We've really enjoyed our week on Best American Poetry. The UK Poetry Society blog tour will be moving on to the Scottish poet Rob Mackenzie's blog, Surroundings, on Tuesday; please come with us! Here to conclude the week is the Welsh poet Stephen Knight.
Stephen Knight has published one pamphlet, four books of poems – two of which were shortlisted for the T S Eliot prize – and a novel, Mr Schnitzel, which was the Arts Council of Wales Book of the Year in 2001. His collection The Prince of Wails is just out with CB Editions.
Stephen Knight won the 1992 National Poetry Competition with his poem, 'The Mermaid Tank':
Beneath my weight, the duckboards bow.
Two buckets, slopping water, weigh me down.
A cold wind howls around the cages now,
While rain sweeps in -across the town-
Again; and while our rheumy-eyed,
Arthritic monsters fall asleep
I kneel beside
The Songstress of The Deep
And wait. ...
I first entered the National Poetry Competition when I was at university – in 1981, the fourth time it ran, so I must have been 20 or 21. I say entered, though in fact I failed miserably at the first hurdle, sending my batch of poems to the Poetry Society without an entry form. My cheque was returned with polite instructions on how to proceed. Embarrassed but undeterred, I tried every year after that, picking up a couple of £100 prizes in 1984 and 1987, then winning in 1992. It was only when the Guardian article which reported on the competition described “ten years of trying” that I was conscious of my persistence. I had simply considered it something to do every year, long before the National Lottery’s cajoling You’ve got to be in it to win it slogan. (But I’ve never bought a lottery ticket – the odds are ridiculous!)
I hadn’t tried out the poem on any magazine editors before entering it – in a batch of three, if I remember correctly – but it had had an airing at that year’s Hay Festival, when I was one of seven youngish writers fortunate to attend Joseph Brodsky’s masterclass. By the time he read “The Mermaid Tank”, he had already dismissed one or more of our poems. No one was immune. Through the week, he spent more time talking about works by Auden, Frost, Rilke and Milosz than he spent looking at his students’ poems – something none of us properly appreciated at the time. We would meet in various rooms above bookshops: small windows; generously upholstered armchairs with faded flower-patterns; doilies. While everyone was heads down in the shadows reading “The Mermaid Tank”, I caught Brodsky’s eye, and he gave me a wordless thumbs-up. I was elated.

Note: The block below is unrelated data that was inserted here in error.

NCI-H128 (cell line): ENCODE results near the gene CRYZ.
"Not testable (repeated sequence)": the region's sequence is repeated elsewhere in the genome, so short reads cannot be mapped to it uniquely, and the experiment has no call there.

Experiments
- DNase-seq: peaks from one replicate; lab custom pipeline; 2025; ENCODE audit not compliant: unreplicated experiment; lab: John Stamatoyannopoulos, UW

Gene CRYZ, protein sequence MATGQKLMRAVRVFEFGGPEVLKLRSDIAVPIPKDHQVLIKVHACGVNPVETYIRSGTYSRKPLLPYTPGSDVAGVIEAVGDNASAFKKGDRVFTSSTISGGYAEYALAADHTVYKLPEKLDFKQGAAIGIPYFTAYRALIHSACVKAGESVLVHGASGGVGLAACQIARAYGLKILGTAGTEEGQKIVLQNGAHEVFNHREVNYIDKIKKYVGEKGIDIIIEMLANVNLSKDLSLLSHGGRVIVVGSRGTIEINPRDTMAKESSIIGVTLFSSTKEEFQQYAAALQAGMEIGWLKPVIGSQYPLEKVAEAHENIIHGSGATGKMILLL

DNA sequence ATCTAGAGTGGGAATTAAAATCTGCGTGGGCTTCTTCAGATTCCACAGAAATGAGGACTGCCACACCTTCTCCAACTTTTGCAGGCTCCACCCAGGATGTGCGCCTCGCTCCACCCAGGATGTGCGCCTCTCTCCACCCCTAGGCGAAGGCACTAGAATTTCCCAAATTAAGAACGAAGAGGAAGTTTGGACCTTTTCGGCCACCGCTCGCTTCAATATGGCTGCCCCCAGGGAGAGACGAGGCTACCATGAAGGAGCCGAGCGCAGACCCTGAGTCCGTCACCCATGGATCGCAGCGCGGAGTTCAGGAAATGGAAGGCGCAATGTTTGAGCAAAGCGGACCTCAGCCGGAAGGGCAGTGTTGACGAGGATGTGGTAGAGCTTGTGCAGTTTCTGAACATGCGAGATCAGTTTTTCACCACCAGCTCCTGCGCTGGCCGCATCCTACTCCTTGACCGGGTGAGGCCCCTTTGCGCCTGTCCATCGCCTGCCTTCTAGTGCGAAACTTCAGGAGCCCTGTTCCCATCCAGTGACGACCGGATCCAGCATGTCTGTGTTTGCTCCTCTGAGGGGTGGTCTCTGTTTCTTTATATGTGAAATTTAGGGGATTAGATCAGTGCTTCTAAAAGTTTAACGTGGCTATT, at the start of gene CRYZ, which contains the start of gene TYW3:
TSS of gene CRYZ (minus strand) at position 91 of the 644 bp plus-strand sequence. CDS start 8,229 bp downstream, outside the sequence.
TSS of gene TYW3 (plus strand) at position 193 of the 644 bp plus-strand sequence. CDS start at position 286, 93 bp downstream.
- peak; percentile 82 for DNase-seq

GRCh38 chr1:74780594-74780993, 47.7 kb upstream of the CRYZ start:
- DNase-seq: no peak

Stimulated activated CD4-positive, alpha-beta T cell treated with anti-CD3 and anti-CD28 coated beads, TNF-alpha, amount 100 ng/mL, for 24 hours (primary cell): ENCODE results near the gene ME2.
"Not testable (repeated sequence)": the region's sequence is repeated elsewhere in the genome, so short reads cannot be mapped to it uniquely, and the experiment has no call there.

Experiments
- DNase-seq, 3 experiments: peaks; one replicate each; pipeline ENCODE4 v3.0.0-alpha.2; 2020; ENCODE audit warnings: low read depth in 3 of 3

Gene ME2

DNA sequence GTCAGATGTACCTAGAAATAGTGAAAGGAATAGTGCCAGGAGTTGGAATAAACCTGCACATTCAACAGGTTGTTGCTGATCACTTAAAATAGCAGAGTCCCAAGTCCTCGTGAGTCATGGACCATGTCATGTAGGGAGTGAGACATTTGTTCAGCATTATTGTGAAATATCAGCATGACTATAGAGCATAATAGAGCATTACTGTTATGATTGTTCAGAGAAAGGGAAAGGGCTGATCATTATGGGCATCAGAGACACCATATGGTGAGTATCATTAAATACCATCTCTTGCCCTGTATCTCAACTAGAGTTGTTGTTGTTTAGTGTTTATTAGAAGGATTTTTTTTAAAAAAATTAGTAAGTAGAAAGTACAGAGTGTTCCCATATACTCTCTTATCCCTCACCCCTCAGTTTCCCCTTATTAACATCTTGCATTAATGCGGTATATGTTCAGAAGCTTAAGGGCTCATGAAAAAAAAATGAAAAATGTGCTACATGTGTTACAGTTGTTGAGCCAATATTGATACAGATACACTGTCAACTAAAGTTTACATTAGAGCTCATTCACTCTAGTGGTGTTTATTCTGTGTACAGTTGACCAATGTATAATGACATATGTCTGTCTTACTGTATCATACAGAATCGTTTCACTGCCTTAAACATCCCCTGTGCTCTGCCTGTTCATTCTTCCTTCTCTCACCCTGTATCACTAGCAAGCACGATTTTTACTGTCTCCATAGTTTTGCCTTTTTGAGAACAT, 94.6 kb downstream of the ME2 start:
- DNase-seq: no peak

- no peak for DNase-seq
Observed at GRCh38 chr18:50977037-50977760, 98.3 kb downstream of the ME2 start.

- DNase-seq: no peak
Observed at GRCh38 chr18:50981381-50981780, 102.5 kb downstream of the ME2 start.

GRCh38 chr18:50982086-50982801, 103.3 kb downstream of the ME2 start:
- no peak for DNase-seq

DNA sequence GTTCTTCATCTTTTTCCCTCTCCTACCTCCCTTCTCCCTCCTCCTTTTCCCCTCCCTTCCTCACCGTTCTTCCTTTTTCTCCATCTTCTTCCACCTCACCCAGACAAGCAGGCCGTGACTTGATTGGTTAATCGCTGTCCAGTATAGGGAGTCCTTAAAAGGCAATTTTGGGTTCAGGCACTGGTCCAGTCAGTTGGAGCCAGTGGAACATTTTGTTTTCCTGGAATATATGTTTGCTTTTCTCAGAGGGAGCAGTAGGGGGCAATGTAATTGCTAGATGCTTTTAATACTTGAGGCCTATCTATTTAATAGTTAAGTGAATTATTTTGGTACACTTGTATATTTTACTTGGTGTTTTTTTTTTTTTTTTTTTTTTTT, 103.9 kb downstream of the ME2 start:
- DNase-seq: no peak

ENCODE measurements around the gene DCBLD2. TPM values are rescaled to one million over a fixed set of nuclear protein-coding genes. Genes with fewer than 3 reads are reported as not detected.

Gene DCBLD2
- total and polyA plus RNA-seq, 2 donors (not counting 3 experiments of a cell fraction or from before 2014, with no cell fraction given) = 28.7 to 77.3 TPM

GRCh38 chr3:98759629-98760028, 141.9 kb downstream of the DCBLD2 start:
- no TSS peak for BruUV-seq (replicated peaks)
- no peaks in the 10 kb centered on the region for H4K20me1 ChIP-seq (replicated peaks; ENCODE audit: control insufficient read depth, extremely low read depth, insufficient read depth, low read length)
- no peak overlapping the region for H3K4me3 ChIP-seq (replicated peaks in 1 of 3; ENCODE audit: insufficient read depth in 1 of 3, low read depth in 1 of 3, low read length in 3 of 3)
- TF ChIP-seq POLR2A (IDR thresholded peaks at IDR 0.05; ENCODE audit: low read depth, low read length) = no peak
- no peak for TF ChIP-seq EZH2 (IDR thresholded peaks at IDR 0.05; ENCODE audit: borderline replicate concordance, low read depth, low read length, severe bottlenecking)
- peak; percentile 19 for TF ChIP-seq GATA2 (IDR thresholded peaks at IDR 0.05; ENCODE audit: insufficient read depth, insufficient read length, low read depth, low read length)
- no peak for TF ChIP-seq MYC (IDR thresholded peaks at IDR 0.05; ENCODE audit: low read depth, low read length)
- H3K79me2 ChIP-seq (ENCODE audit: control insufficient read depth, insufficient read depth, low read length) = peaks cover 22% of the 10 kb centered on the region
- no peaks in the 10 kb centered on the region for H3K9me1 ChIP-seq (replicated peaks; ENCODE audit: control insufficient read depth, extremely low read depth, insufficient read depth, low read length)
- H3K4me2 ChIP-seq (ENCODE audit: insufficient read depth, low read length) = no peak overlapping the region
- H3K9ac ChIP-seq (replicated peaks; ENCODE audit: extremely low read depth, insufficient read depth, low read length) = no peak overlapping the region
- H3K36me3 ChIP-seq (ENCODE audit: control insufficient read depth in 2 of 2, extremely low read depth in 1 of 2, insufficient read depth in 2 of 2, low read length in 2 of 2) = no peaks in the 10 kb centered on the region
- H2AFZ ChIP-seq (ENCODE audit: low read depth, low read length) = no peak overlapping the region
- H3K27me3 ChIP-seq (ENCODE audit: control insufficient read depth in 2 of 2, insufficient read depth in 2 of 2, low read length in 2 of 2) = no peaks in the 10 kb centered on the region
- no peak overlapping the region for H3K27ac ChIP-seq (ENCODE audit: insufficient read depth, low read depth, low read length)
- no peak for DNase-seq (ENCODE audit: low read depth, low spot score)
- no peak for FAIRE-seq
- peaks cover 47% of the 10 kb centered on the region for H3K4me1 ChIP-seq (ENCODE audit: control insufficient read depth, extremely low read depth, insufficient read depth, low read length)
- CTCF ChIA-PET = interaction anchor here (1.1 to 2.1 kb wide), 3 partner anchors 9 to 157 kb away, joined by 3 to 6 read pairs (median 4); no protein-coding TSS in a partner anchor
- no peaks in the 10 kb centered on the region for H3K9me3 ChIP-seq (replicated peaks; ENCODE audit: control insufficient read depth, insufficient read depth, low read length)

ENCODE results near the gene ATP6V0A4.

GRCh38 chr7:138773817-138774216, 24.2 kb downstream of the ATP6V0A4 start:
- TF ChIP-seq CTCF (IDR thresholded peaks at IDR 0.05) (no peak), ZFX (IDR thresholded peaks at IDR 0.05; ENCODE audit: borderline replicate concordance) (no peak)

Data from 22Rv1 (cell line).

A few months later, when it was time to select a few poems for that year’s competition, Brodsky’s thumb gave me some confidence in one of my choices. I should have thanked him.
Check the Poetry Society website to read the rest of this blog tour.
The Poetry Society also hosts the winning poems, and many of the commended poems from 24 years of National Poetry Competition.
As well as cash prizes, winners of the competition also see their poems published in Poetry Review, the leading poetry magazine published by the Poetry Society. A subscription is included in Poetry Society membership.
The National Poetry Competition - really an international competition - is open to anyone, anywhere, writing in English. The deadline is October 31. Enter here.